If you enjoy your business and the work you’re doing, and would find it useful to talk to someone to brainstorm ways to grow, I would love the chance to speak with you.

The first step is to complete this short survey (5 minutes).

And if the session is useful to you, I would love a testimonial or referral and your feedback.

I look forward to talking with you about how to make more money in your business so you can live the life you desire.

My best wishes for your success!

P.S. If you’re curious about me, you can learn more about me here.

Under The Tuscan Sun ...(or a recipe for dreaming)

Whenever I am unable to create my own sense of beauty, I have this book that has traveled with me since the 90's.  The date I wrote in the front reads 'pre 1999'.  I remember how it saved me when we moved to Te Anau, from the disruption and loneliness that is moving, and that it has saved me so many times since.  For me, there is this sense of falling into the beauty that is Frances Mayes prose, like sinking below the surface of a swimming pool, immersed for a while.

Whatever a guidebook says, whether or not you leave somewhere with a sense of the place is entirely a matter of smell and instinct.  There are places I've been which are lost to me.

I've heard so many angry women talk of Frances Mayes book 'Under the Tuscan Sun' - and make no mistake, I am talking of the book not the movie, which is another story entirely - and these women rage about this book and that woman's unrealistic portrayal of a life lived partially in Italy.

I listen, sometimes I speak up but mostly I quietly decide that they are not lovers of beautiful poetic prose writing ... that they simply lack a dreamy writerly soul. But truly, I'm not sure why I love what they hate.

The outrage ... I would love to unpick it, to understand where it comes from. 

The second-floor bedroom that opens onto a brick terrace gleams.  They've made the bed with the new blue sheets and left the terrace door open to the sound of the cuckoos and wild canaries in the linden trees.  We pick the last of the pink roses on the front terrace and fill two old Chianti bottles with them.  The shuttered room with its whitewashed walls, just-waxed floors, pristine bed with new sheets, and sweet roses on the windowsill, all lit with a dangling forty-watt bulb, seems as pure as a Franciscan cell.  As soon as I walk in, I think it is the most perfect room in the world.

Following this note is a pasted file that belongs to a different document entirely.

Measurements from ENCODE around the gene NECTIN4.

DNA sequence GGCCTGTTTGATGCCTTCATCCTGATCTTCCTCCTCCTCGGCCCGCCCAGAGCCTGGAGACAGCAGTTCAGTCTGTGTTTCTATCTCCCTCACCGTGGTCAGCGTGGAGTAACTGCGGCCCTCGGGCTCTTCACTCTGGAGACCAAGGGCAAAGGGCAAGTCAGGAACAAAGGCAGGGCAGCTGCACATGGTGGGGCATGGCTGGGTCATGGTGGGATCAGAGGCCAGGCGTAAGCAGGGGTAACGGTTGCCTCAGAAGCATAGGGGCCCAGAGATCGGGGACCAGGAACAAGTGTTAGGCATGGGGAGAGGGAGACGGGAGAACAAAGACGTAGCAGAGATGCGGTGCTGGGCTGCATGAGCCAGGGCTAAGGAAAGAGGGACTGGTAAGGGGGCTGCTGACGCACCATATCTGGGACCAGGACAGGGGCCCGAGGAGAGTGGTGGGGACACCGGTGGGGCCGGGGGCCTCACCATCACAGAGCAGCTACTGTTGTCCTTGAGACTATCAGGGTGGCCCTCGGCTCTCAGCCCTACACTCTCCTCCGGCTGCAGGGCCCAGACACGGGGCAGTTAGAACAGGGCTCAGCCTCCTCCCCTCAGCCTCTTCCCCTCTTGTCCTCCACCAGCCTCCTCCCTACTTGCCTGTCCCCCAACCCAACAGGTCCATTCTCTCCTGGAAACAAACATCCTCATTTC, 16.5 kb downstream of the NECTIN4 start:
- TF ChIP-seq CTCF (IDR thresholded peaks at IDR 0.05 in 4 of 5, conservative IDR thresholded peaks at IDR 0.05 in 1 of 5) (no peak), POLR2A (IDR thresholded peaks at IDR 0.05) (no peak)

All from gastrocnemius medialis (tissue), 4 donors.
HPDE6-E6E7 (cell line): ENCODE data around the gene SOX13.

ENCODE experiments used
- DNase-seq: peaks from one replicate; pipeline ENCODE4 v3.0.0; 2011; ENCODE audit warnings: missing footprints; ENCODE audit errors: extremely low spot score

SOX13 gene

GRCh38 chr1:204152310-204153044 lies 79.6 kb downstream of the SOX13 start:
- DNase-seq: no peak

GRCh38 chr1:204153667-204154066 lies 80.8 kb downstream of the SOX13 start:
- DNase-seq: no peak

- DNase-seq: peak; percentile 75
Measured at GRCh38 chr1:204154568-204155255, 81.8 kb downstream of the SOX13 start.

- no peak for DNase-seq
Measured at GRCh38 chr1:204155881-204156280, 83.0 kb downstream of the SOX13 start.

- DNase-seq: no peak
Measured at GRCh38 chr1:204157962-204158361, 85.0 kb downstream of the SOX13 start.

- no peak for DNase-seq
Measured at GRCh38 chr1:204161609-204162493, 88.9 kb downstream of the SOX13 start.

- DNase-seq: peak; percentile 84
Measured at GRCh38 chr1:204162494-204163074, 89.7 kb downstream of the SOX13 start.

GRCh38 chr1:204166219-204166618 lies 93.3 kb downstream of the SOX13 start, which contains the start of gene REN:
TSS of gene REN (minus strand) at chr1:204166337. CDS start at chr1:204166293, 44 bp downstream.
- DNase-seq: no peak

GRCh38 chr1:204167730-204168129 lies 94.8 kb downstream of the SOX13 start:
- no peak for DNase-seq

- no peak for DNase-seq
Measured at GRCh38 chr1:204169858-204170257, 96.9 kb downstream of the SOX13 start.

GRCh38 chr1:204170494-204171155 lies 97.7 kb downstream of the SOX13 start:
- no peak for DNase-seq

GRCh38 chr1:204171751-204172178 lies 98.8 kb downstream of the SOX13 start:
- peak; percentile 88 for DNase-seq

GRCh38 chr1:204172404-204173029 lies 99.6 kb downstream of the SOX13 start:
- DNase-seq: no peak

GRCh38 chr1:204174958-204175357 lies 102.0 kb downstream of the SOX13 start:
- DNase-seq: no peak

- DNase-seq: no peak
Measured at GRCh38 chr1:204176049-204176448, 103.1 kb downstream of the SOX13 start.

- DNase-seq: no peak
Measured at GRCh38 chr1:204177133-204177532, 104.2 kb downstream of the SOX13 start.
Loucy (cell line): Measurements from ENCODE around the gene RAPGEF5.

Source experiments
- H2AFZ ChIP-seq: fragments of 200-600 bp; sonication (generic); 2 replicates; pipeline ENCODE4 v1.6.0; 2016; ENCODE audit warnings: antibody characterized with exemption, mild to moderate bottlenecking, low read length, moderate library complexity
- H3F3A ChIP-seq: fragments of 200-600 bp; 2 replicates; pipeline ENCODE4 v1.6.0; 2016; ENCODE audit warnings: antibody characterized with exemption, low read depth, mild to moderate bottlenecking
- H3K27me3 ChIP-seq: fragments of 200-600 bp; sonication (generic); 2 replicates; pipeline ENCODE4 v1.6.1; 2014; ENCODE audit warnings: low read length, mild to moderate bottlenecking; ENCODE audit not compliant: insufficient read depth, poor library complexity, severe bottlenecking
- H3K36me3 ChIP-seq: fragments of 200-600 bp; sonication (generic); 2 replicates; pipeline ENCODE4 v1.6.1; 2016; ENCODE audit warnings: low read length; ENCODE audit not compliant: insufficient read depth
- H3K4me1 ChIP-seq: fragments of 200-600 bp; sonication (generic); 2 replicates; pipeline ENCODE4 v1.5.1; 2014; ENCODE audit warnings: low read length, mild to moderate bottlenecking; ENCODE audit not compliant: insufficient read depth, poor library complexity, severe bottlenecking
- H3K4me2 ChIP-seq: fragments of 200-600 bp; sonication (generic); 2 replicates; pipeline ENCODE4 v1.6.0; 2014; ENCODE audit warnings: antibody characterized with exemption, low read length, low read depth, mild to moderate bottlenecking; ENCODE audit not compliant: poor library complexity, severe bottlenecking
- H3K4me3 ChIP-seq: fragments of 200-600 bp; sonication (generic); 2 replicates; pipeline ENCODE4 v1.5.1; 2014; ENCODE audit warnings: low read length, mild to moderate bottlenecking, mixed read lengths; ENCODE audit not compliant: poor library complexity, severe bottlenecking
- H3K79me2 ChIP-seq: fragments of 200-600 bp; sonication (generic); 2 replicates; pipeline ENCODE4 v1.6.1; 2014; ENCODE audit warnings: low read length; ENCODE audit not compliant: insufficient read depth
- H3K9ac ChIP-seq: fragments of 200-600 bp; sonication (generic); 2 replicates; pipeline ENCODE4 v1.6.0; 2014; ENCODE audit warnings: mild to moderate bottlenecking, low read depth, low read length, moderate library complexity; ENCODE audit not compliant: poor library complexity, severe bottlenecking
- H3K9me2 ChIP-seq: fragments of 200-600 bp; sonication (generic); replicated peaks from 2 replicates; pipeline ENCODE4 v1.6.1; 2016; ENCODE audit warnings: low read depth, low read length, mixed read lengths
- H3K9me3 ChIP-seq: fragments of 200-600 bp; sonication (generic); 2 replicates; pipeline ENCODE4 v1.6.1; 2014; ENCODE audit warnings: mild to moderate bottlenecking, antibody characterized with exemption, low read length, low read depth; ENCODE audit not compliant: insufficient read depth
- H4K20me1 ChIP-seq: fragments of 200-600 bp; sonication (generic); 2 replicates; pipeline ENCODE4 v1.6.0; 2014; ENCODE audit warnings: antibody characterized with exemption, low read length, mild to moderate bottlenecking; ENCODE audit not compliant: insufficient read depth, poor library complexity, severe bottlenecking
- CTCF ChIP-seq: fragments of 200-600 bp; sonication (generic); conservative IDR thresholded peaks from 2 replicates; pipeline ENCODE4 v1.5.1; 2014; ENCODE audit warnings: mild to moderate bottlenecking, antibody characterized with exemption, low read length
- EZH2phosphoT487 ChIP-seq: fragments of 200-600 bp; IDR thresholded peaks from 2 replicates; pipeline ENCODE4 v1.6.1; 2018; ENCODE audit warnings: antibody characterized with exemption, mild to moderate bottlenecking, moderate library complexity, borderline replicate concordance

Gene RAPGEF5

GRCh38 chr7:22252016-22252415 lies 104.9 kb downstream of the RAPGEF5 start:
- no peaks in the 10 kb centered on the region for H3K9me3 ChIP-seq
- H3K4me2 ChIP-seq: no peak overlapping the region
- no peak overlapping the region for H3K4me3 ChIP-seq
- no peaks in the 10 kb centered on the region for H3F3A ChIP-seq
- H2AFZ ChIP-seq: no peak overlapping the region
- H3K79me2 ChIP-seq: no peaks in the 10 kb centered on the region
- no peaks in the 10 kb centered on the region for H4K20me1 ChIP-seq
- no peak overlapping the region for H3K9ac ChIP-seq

These are soul-soothing words for me.  I once lived in the brick house of a friend who was so good to me when I divorced.  It was everything sensible, that borrowed brick house, but my soul needed something else.  I found a funny little 1.5 bedroom cottage out on the Otago peninsula. 

I moved there and was happy.  I would drink my morning coffee out in front of the massive rough wooden-framed windows that made up the front wall of that  cottage.  My view, a few metres of lawn, maybe 2, a small road just below, and the sheltered water of that beautiful harbour.

I require beauty but mostly it's simple.  It's about Nature and good air, it's about views that make you stop and dream for a while.  It's about having a dog, when possible

New Zealand spoilt me in a way.  My Belgian bloke understood more of me after our trip home last year.  He realised that while I believe natural beauty is a right, he understands beauty is a luxury.  He comes from a small country, 1/10th the size of New Zealand.  In Belgium there are 11 million people, New Zealand has 4 million.

After a few days, my life takes on its own rhythm.  I wake up and read for an hour at three a.m.; I eat small snacks - a ripe tomato eaten like an apple - at eleven and three rather than lunch at one.  At six I'm up, but by siesta time, the heat of the day, I'm ready for two hours in bed.  Slumber sounds heavier than sleep, and with the hum of a small fan, it's slumber I fall into

Finally entering into university studies at 34 was one of the best things I have ever done.  There was an appreciation of all that I studied, an excitement that I might not have felt back when I was 18.  In those days, I lived in 4 different homes along the peninsula.  My first husband and I bought an exquisite cottage down there back in 1999.  We divorced and I lived in a series of cottages on that narrow strip of land between the harbour and the Pacific Ocean. 

Under the Tuscan Sun got me through dark times and lonely times too.  It was like a burst from a sun-lamp perhaps.  It traveled to Istanbul with me, as one of the few things I could take from the old to the new life.  It lives here on my deep-red book shelves in Belgium, a much-loved book that I recently pulled out as these autumn days grow grey and the darkness comes so much earlier.

For me, the book is a meditation on the beautiful moments, written in the prose of a woman who began as a poet and went on with prose.  It's a writers book.  A book for dreamers and lovers of beauty. 

Siesta becomes a ritual.  We pull in the shutters, leaving the windows open. All over the house, ladders of light fall across the floor.